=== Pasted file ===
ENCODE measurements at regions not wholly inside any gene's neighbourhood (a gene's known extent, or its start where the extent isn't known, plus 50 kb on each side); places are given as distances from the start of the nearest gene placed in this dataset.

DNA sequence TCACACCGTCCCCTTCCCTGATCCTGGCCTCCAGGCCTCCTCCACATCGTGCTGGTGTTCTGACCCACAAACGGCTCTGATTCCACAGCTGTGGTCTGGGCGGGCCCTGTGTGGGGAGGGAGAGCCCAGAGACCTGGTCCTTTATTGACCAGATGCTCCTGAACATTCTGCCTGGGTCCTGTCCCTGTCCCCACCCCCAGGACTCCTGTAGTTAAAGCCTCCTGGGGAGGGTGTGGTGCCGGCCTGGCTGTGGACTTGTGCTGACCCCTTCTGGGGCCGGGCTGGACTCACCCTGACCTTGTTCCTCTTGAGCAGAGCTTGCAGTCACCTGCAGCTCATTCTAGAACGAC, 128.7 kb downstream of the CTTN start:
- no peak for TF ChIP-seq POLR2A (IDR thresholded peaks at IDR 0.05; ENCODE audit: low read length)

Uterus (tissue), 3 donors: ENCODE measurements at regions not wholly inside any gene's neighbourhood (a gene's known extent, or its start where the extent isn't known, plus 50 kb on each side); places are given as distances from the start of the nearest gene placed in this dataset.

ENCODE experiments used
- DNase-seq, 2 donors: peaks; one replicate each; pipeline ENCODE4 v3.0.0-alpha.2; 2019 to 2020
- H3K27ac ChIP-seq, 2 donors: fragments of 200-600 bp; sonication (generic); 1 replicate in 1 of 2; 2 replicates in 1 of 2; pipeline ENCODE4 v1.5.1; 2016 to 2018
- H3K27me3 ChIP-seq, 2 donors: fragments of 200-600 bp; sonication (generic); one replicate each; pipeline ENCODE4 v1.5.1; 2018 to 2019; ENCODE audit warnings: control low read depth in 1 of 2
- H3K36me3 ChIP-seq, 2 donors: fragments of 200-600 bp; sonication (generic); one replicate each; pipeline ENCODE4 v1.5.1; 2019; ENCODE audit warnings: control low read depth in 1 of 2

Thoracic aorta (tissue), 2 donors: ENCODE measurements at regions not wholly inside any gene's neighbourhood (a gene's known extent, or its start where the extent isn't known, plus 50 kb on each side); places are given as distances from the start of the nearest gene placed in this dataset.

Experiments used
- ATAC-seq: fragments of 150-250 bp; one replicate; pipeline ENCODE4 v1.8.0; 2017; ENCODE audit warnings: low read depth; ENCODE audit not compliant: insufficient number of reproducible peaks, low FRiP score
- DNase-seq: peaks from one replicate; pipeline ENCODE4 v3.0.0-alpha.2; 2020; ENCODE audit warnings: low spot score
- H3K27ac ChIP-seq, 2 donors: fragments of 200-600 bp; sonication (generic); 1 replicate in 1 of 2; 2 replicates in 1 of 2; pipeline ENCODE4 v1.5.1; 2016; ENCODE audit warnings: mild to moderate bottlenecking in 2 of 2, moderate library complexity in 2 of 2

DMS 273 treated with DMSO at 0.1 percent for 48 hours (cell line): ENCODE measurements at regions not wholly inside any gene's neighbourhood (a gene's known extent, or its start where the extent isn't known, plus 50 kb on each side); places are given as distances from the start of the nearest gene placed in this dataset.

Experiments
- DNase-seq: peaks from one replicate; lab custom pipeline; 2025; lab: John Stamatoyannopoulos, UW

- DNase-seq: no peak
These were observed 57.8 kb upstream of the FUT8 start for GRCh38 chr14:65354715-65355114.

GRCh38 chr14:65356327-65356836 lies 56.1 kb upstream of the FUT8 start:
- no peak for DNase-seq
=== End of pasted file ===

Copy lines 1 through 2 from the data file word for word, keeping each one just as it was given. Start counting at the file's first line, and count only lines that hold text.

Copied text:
ENCODE measurements at regions not wholly inside any gene's neighbourhood (a gene's known extent, or its start where the extent isn't known, plus 50 kb on each side); places are given as distances from the start of the nearest gene placed in this dataset.

DNA sequence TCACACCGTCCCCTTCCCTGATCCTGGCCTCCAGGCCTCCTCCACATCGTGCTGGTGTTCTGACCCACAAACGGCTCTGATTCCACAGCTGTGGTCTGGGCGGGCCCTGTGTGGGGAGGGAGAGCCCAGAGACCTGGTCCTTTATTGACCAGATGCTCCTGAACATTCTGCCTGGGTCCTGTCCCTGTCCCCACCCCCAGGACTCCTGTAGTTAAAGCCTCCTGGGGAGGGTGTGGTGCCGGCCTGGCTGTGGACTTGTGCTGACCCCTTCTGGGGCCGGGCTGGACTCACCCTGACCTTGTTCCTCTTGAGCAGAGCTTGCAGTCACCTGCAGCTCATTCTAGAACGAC, 128.7 kb downstream of the CTTN start: